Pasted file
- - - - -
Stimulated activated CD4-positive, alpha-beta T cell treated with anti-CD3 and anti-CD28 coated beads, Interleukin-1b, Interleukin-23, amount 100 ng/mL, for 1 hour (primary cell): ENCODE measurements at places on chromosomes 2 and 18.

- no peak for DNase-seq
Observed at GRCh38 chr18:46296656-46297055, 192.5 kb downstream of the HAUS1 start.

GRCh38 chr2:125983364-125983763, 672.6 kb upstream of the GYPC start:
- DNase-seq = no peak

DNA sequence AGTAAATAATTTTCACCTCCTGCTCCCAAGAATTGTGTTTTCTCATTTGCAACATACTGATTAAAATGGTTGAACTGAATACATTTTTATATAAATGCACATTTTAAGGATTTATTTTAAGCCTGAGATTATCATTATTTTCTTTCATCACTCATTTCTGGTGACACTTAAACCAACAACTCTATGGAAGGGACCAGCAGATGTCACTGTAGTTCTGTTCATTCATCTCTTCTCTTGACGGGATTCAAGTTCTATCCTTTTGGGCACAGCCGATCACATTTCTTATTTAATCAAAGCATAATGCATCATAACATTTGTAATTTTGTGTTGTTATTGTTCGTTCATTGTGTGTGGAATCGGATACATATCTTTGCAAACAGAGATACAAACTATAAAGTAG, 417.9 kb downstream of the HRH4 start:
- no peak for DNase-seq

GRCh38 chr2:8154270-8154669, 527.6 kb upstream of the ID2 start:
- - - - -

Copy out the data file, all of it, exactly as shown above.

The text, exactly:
Stimulated activated CD4-positive, alpha-beta T cell treated with anti-CD3 and anti-CD28 coated beads, Interleukin-1b, Interleukin-23, amount 100 ng/mL, for 1 hour (primary cell): ENCODE measurements at places on chromosomes 2 and 18.

- no peak for DNase-seq
Observed at GRCh38 chr18:46296656-46297055, 192.5 kb downstream of the HAUS1 start.

GRCh38 chr2:125983364-125983763, 672.6 kb upstream of the GYPC start:
- DNase-seq = no peak

DNA sequence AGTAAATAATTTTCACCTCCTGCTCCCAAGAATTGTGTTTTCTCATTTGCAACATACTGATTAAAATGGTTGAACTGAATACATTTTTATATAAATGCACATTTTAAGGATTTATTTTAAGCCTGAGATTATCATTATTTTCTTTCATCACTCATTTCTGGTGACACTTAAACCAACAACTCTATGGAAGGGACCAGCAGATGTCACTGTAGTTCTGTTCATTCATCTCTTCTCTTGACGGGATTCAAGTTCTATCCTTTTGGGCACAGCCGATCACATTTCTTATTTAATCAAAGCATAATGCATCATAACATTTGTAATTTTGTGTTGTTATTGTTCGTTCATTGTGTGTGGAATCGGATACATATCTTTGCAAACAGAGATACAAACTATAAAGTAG, 417.9 kb downstream of the HRH4 start:
- no peak for DNase-seq

GRCh38 chr2:8154270-8154669, 527.6 kb upstream of the ID2 start: